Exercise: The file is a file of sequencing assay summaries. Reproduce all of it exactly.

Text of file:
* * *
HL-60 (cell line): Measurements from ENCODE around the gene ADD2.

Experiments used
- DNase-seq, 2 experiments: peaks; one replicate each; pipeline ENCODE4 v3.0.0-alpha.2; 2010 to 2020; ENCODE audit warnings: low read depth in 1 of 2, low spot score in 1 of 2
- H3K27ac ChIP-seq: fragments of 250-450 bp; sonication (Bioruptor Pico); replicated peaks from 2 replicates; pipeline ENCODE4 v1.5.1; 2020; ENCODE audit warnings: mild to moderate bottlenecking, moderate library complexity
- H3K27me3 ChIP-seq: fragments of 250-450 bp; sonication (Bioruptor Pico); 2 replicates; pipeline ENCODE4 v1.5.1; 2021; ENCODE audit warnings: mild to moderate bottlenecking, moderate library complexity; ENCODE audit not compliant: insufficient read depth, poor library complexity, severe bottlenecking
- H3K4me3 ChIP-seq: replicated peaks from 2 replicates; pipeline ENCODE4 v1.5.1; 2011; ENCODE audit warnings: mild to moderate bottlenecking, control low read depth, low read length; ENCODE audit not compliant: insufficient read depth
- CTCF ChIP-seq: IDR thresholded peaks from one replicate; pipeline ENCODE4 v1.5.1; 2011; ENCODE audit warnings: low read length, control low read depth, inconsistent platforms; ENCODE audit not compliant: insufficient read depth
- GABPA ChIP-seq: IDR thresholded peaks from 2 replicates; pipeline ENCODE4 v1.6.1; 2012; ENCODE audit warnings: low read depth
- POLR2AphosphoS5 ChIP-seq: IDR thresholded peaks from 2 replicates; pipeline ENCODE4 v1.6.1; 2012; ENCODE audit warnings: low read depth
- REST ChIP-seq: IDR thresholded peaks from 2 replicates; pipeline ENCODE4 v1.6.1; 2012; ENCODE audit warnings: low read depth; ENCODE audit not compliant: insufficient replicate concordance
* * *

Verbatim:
HL-60 (cell line): Measurements from ENCODE around the gene ADD2.

Experiments used
- DNase-seq, 2 experiments: peaks; one replicate each; pipeline ENCODE4 v3.0.0-alpha.2; 2010 to 2020; ENCODE audit warnings: low read depth in 1 of 2, low spot score in 1 of 2
- H3K27ac ChIP-seq: fragments of 250-450 bp; sonication (Bioruptor Pico); replicated peaks from 2 replicates; pipeline ENCODE4 v1.5.1; 2020; ENCODE audit warnings: mild to moderate bottlenecking, moderate library complexity
- H3K27me3 ChIP-seq: fragments of 250-450 bp; sonication (Bioruptor Pico); 2 replicates; pipeline ENCODE4 v1.5.1; 2021; ENCODE audit warnings: mild to moderate bottlenecking, moderate library complexity; ENCODE audit not compliant: insufficient read depth, poor library complexity, severe bottlenecking
- H3K4me3 ChIP-seq: replicated peaks from 2 replicates; pipeline ENCODE4 v1.5.1; 2011; ENCODE audit warnings: mild to moderate bottlenecking, control low read depth, low read length; ENCODE audit not compliant: insufficient read depth
- CTCF ChIP-seq: IDR thresholded peaks from one replicate; pipeline ENCODE4 v1.5.1; 2011; ENCODE audit warnings: low read length, control low read depth, inconsistent platforms; ENCODE audit not compliant: insufficient read depth
- GABPA ChIP-seq: IDR thresholded peaks from 2 replicates; pipeline ENCODE4 v1.6.1; 2012; ENCODE audit warnings: low read depth
- POLR2AphosphoS5 ChIP-seq: IDR thresholded peaks from 2 replicates; pipeline ENCODE4 v1.6.1; 2012; ENCODE audit warnings: low read depth
- REST ChIP-seq: IDR thresholded peaks from 2 replicates; pipeline ENCODE4 v1.6.1; 2012; ENCODE audit warnings: low read depth; ENCODE audit not compliant: insufficient replicate concordance